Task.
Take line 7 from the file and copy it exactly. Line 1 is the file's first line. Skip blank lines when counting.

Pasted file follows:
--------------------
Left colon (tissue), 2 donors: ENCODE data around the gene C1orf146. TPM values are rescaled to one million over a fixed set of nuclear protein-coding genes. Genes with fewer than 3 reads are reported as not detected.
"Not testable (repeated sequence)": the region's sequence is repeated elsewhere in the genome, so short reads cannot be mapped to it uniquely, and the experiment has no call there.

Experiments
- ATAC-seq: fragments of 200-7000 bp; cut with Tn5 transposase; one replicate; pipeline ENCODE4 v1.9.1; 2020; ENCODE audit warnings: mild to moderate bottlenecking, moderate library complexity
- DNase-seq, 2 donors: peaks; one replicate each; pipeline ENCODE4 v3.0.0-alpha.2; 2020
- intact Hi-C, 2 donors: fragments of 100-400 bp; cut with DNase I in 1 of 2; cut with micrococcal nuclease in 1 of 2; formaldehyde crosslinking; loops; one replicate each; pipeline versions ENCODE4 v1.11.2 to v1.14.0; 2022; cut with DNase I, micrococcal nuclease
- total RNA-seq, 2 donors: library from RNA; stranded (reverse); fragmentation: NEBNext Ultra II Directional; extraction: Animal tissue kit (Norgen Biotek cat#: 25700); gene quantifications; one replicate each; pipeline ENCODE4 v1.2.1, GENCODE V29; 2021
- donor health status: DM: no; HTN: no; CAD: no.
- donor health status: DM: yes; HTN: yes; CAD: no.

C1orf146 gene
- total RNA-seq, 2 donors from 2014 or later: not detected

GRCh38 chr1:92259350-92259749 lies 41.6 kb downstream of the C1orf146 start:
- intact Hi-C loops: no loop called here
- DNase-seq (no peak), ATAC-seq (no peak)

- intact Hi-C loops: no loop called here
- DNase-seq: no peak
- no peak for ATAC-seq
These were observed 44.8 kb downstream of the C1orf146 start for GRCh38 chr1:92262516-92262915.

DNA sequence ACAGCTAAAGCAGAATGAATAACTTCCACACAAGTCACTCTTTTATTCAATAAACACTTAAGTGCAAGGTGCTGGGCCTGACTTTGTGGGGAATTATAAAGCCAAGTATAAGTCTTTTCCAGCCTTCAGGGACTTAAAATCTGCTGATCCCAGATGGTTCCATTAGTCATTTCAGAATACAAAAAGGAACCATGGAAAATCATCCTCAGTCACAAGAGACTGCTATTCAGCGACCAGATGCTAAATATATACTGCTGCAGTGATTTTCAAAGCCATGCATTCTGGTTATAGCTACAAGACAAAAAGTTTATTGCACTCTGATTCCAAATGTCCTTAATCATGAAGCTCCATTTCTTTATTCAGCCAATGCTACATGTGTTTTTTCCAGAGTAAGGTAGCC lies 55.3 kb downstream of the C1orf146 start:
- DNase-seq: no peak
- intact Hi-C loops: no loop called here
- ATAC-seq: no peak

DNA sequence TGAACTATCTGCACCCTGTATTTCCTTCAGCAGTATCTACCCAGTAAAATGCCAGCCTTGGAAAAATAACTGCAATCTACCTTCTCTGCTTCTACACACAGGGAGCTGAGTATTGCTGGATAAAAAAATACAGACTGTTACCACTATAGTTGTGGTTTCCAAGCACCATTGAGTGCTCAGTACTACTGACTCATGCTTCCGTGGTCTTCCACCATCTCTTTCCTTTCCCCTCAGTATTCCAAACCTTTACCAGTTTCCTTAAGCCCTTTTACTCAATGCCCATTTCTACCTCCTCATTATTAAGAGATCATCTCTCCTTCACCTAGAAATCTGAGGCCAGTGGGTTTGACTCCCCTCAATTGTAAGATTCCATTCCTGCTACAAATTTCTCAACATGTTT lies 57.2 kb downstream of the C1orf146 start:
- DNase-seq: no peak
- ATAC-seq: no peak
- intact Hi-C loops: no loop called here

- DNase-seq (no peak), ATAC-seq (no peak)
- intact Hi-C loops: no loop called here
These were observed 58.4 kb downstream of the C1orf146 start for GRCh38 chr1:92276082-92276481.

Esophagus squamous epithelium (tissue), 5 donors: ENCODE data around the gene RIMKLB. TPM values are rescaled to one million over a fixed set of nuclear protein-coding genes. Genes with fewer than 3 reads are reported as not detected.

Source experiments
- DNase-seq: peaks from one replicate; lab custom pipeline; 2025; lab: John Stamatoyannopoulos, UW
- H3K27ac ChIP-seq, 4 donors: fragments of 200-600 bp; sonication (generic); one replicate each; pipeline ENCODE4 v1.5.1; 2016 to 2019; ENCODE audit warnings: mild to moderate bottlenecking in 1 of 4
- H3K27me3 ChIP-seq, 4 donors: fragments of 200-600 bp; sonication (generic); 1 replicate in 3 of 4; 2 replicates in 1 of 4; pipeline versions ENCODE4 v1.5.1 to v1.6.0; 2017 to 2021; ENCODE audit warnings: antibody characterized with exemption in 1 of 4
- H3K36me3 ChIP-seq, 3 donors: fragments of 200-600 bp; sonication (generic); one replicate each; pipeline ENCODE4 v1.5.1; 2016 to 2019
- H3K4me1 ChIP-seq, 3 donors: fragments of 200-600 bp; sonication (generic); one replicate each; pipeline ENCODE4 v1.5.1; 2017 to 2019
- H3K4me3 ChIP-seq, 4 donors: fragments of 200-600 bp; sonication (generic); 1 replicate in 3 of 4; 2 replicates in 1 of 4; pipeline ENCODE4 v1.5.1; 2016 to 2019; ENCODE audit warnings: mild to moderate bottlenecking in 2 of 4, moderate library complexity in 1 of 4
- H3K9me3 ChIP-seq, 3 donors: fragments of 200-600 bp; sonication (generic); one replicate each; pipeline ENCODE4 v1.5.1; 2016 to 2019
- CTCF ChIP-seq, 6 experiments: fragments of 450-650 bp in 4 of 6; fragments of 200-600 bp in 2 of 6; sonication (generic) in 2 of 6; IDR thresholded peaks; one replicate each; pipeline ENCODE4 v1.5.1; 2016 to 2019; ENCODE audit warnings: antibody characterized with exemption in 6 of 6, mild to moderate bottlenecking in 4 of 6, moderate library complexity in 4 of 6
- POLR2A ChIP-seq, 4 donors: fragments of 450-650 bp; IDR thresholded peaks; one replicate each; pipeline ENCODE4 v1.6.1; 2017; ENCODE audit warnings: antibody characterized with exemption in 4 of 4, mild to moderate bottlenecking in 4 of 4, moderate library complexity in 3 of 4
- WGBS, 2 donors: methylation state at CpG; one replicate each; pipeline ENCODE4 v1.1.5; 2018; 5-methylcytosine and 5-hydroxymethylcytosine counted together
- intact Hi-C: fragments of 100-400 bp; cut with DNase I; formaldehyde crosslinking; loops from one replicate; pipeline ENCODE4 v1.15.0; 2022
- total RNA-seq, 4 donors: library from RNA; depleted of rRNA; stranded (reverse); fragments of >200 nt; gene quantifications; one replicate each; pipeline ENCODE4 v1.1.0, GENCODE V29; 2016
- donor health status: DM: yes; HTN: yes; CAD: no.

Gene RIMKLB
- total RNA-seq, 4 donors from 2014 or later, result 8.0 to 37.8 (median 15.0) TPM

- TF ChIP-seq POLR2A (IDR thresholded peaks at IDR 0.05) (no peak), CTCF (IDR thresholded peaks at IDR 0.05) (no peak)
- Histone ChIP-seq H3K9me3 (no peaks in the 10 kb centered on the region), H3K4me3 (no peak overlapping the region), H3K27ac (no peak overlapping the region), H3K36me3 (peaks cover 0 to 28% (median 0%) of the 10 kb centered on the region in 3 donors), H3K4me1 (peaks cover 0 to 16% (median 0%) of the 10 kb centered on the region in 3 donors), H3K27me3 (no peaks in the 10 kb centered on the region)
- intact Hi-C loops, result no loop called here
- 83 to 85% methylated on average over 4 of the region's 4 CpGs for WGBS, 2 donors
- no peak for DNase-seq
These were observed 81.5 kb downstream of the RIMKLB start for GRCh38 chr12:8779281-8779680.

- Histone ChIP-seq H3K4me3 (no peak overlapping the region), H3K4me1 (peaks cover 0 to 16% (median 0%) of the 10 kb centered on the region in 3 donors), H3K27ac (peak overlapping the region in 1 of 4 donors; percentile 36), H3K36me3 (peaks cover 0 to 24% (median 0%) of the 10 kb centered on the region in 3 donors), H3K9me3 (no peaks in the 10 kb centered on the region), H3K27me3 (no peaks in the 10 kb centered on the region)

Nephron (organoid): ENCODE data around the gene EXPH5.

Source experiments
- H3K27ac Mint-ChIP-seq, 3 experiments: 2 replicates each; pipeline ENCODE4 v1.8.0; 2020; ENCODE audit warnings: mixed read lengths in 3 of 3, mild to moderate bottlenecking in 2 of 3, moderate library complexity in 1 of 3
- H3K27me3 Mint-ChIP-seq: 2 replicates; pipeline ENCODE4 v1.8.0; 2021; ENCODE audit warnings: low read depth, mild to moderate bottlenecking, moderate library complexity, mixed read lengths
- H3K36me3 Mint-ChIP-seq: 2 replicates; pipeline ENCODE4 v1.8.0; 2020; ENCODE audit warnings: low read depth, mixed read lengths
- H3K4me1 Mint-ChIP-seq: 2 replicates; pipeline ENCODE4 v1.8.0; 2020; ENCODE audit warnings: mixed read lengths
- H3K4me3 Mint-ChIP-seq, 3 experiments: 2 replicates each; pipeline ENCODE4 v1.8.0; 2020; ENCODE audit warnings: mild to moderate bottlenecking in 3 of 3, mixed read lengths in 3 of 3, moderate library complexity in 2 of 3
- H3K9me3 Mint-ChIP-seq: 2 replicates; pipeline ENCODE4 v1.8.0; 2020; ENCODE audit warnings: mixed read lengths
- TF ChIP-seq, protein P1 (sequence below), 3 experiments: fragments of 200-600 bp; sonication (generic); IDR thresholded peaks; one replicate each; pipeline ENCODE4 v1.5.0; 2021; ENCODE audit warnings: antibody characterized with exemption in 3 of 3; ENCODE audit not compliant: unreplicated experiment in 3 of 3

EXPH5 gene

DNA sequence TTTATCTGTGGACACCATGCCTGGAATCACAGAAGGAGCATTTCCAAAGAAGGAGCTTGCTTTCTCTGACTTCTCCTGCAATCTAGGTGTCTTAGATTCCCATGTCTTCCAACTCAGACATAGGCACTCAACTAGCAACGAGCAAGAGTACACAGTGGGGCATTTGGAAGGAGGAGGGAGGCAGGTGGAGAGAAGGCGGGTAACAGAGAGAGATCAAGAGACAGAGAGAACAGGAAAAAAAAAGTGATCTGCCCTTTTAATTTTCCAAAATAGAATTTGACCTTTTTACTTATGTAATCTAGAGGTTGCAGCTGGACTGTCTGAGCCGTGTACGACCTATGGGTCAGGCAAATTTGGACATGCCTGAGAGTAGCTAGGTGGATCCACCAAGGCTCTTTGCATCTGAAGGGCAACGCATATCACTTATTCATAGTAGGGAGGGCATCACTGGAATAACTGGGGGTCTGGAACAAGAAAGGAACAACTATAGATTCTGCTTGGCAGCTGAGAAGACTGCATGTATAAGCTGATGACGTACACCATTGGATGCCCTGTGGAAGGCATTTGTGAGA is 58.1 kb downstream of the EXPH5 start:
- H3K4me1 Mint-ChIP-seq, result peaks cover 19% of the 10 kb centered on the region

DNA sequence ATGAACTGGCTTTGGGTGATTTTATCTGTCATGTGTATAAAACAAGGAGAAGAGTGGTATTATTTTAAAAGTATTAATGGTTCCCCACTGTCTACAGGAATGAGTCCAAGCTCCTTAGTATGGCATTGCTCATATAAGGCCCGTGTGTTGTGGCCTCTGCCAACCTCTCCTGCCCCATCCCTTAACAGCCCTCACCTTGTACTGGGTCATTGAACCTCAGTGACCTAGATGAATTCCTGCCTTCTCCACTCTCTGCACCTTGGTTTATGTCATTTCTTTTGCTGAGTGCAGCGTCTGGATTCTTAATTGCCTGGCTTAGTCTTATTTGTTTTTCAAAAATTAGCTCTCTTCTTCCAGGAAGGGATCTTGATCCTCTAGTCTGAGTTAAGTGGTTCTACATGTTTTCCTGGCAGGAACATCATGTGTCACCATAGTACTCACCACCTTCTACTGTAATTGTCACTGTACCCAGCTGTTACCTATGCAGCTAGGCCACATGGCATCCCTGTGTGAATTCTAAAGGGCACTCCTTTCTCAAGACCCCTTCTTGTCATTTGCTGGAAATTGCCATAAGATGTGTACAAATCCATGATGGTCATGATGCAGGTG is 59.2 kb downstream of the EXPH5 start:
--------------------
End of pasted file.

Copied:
- total RNA-seq, 2 donors: library from RNA; stranded (reverse); fragmentation: NEBNext Ultra II Directional; extraction: Animal tissue kit (Norgen Biotek cat#: 25700); gene quantifications; one replicate each; pipeline ENCODE4 v1.2.1, GENCODE V29; 2021